Can your health plan charge a co-pay for brand contraceptives? Maybe‼️

Generally speaking “free” contraceptives can be limited to generic versions of the pill and health plans can still require the normal copayment for the brand version.

However, recent Q and As from the DOL and HHS indicate that there can be exceptions. Apparently all it takes is for the attending physician to indicate that only the brand name can be prescribed. Health plans have long struggled with the patient who claims they can’t use the generic version of a drug, but usually the plan cost-sharing provisions prevail. That’s no longer true under Obamacare. The Q and As state:

20140701-064725-24445607.jpgIf utilizing reasonable medical management techniques within a specified method of contraception, plans and issuers must have an easily accessible, transparent, and sufficiently expedient exceptions process that is not unduly burdensome on the individual or a provider (or other individual acting as a patient’s authorized representative).

If an individual’s attending provider recommends a particular service or FDA- approved item based on a determination of medical necessity with respect to that individual, the plan or issuer must cover that service or item without cost sharing. 

Needless to say, this will only add more costs to a health plan, but then again there is absolutely no logical reason why contraceptives should be treated any differently from other prescription drugs.

From government Q and As

The HRSA Guidelines include a recommendation for all FDA-approved contraceptive methods, sterilization procedures, and patient education and counseling for all women with reproductive capacity, as prescribed by a health care provider. On February 20, 2013, the Departments issued a FAQ stating that the HRSA Guidelines ensure women’s access to the full range of FDA- approved contraceptive methods including, but not limited to, barrier methods, hormonal methods, and implanted devices, as well as patient education and counseling, as prescribed by a health care provider.The FAQ further clarified that plans and issuers may use reasonable medical management techniques to control costs and promote efficient delivery of care, such as covering a generic drug without cost sharing and imposing cost sharing for equivalent branded drugs. However, in these instances, the FAQ stated that a plan or issuer must accommodate any individual for whom a particular drug (generic or brand name) would be medically inappropriate, as determined by the individual’s health care provider, by having a mechanism for waiving the otherwise applicable cost sharing for the brand or non-preferred brand version.1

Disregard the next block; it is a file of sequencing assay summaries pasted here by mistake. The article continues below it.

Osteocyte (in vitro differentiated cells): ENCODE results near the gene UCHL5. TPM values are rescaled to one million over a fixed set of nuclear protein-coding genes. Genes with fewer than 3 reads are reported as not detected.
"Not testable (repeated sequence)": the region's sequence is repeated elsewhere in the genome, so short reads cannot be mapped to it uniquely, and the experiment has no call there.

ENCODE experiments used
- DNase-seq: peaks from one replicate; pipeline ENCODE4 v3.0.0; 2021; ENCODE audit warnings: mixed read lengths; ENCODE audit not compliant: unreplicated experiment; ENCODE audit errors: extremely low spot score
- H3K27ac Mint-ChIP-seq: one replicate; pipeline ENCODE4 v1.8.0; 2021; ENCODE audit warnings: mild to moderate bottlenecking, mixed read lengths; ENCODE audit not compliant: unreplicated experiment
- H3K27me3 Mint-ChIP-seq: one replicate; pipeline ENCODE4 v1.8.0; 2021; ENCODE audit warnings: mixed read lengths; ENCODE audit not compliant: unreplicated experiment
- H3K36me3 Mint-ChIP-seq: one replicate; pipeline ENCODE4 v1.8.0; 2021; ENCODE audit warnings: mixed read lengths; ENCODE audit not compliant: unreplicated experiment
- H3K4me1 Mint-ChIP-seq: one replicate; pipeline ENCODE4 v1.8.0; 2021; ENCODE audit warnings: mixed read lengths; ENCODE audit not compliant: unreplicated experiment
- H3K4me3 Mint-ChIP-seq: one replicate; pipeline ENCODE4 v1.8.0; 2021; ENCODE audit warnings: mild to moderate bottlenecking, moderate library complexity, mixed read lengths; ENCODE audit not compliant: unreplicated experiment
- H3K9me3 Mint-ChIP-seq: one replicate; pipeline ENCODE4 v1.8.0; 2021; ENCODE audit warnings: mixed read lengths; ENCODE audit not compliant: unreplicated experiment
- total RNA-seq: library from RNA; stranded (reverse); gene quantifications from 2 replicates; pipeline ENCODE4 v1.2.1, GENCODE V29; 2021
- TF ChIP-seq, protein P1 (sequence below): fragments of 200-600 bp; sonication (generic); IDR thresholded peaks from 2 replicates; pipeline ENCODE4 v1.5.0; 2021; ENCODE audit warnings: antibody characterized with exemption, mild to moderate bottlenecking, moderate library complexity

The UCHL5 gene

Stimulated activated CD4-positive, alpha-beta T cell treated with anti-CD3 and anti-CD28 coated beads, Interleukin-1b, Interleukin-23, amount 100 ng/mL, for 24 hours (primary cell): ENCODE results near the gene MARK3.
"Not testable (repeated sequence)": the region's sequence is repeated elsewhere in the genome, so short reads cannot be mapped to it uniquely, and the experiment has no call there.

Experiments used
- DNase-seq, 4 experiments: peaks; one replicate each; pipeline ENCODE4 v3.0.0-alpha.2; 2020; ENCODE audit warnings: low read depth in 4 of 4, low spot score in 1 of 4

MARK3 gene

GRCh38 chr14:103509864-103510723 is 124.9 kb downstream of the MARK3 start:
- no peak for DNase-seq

If utilizing reasonable medical management techniques within a specified method of contraception, plans and issuers must have an easily accessible, transparent, and sufficiently expedient exceptions process that is not unduly burdensome on the individual or a provider (or other individual acting as a patient’s authorized representative).

If an individual’s attending provider recommends a particular service or FDA- approved item based on a determination of medical necessity with respect to that individual, the plan or issuer must cover that service or item without cost sharing. The plan or issuer must defer to the determination of the attending provider. Medical necessity may include considerations such as severity of side effects, differences in permanence and reversibility of contraceptives, and ability to adhere to the appropriate use of the item or service, as determined by the attending provider.

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